AIN asked pilots, mechanics and department managers to rank avionics suppliers in seven key categories: parts availability; parts cost; AOG (aircraft-on-ground) response; warranty fulfillment; technical manuals; technical reps; and overall product reliability. More than 1,600 readers filled out the survey forms, with most providing written comments in addition to numerical rankings.
Forecast International collected data provided by AIN readers for this year’s report, which also included sections on aircraft OEMs and engine manufacturers (the results from those portions of the survey ran in the August and September issues, respectively, of AIN). Avionics suppliers not mentioned in this report received too few responses for the results to be considered statistically meaningful.
Garmin once again scored highest among avionics suppliers in AIN’s annual product support survey, edging out Universal Avionics and Rockwell Collins for the top spot on this year’s list.
Customers ranked Garmin highest in every category but one, giving the Olathe, Kan. manufacturer an average score of 7.18 on a scale where a 1 equaled inadequate performance and a 9 indicated overall excellence. Universal Avionics finished second with an average score of 7.01 on the strength of the company’s technical representatives (who were judged to be tops in the industry) and overall product reliability. Rockwell Collins lifted its ranking two spots this year after an improvement in the parts-availability category. Its overall score of 6.95 was good enough for third place.
Avidyne and AirCell rounded out the top five, each recording scores that put them among customers’ favored companies in several categories. The least favorite companies to deal with for product-support issues based on this year’s scores were Meggitt/S-Tec, Thales and Trimble, which trailed competitors in most categories and wound up with scores near the “average” ranking on our scale. (Interestingly, none of the suppliers on this year’s list ended up with an overall score of “below average” in any category.)
Based on anecdotal written responses from pilots and mechanics, Garmin finished in first place because its products rarely need to be fixed. “I wouldn’t know about Garmin’s parts prices,” wrote one respondent in the comments section of the survey form. “Our units (GNS 430, GNS 530, 340 audio panels, 327 and 330 transponders) never break!”
Unlike some of its competitors who outsource production to factories far from their corporate headquarters, Garmin has its own manufacturing facilities (the main one is right outside its front door in Olathe, Kan.). The strategy appears to be paying dividends based on its score of 7.96 for overall product reliability, the highest score for all suppliers across all the categories. Noted one pilot, “We have four GNS 530s and three GNS 430s and none of them over the past two years has had a problem.”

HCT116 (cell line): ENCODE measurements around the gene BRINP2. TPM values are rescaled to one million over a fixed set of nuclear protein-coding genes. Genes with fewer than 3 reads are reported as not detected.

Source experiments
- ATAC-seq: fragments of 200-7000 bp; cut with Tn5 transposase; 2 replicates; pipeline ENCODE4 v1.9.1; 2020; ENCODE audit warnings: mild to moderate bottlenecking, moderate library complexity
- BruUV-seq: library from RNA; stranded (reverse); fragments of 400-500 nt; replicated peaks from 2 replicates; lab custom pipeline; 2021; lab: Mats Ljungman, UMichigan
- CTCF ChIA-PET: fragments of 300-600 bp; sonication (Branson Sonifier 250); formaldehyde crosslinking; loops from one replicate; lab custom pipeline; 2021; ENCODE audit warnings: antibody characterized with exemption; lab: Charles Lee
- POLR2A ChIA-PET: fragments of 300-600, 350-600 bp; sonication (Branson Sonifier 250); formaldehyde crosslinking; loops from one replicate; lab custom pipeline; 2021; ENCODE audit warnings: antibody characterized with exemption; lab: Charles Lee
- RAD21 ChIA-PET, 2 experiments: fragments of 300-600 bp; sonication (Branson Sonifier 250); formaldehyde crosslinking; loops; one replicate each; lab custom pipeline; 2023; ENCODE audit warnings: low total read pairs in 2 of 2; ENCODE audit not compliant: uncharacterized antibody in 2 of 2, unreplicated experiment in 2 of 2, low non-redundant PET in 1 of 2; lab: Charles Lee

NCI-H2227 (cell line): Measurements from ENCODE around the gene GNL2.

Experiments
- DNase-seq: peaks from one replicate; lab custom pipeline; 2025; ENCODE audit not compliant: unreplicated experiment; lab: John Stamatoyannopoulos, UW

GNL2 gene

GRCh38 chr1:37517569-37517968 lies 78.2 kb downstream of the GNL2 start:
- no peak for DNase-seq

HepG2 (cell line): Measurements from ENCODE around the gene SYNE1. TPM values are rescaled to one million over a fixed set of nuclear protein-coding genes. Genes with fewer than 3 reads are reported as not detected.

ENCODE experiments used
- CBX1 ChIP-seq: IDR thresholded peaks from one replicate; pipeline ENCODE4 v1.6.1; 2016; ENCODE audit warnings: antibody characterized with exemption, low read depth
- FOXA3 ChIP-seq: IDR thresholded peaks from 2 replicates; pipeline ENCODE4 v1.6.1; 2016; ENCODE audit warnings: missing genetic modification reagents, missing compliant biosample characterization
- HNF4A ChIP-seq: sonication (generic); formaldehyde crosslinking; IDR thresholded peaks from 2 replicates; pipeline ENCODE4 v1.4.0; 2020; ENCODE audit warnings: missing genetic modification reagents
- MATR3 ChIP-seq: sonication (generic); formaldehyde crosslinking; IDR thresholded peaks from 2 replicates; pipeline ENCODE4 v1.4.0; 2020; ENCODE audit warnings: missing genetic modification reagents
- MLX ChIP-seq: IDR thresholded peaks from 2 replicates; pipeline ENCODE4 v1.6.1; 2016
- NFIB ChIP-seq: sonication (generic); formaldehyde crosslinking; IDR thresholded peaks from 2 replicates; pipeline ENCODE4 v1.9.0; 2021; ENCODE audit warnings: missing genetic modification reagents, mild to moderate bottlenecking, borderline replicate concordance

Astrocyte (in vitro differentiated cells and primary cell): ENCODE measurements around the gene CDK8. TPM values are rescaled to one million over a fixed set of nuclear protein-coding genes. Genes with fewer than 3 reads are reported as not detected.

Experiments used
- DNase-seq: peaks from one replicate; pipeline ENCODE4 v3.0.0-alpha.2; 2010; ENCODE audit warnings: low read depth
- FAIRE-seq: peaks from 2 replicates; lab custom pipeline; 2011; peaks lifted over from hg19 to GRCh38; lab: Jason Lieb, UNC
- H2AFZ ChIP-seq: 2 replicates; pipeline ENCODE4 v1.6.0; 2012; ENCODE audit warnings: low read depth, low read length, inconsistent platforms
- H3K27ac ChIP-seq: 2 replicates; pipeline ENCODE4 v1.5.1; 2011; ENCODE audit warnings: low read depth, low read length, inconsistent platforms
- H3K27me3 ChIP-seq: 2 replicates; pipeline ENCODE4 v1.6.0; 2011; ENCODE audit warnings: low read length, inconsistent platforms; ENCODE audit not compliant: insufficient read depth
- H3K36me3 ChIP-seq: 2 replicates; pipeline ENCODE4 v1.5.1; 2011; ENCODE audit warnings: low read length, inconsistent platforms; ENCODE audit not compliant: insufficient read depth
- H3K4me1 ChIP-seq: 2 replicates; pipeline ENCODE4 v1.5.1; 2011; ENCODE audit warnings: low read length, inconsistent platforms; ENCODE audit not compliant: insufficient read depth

The only category for which Garmin finished out of the top spot was technical reps (it placed third behind Universal Avionics and Rockwell Collins), although one operator noted, “We usually get questions answered in a timely fashion.” Garmin’s AOG response was judged to be the best in the industry, although it finished only a hundredth of a point ahead of Universal Avionics (7.09 versus 7.08).
It will be interesting to observe whether Garmin maintains its hold on the overall top spot in future surveys as the company’s G1000 avionics system enters service with very light jet and turboprop operators. There is no reason to suspect the company will show a precipitous drop, but Garmin executives nevertheless might want to take a closer look at the company’s tech rep group to ensure it can continue to meet customers’ high expectations in years to come.
Honeywell managed to finish in fifth place in a number of categories, but it wound up in a tie for sixth place overall based on a weak showing in the cost category (where it placed ninth) and its scores for parts availability, warranty fulfillment and overall reliability. Honeywell dropped one spot in the rankings this year, in spite of a reorganization of its customer support unit last year that it said would help it better serve customer needs.
A disproportionate number of negative write-in comments also were directed at Honeywell. This can be explained in part by the fact that more respondents graded Honeywell equipment than any other supplier. Also, legacy Honeywell gear is likely to be older and therefore probably more susceptible to problems than products from, say, Garmin or Avidyne. Still, several operators leveled particularly harsh criticism at the Phoenix avionics manufacturer.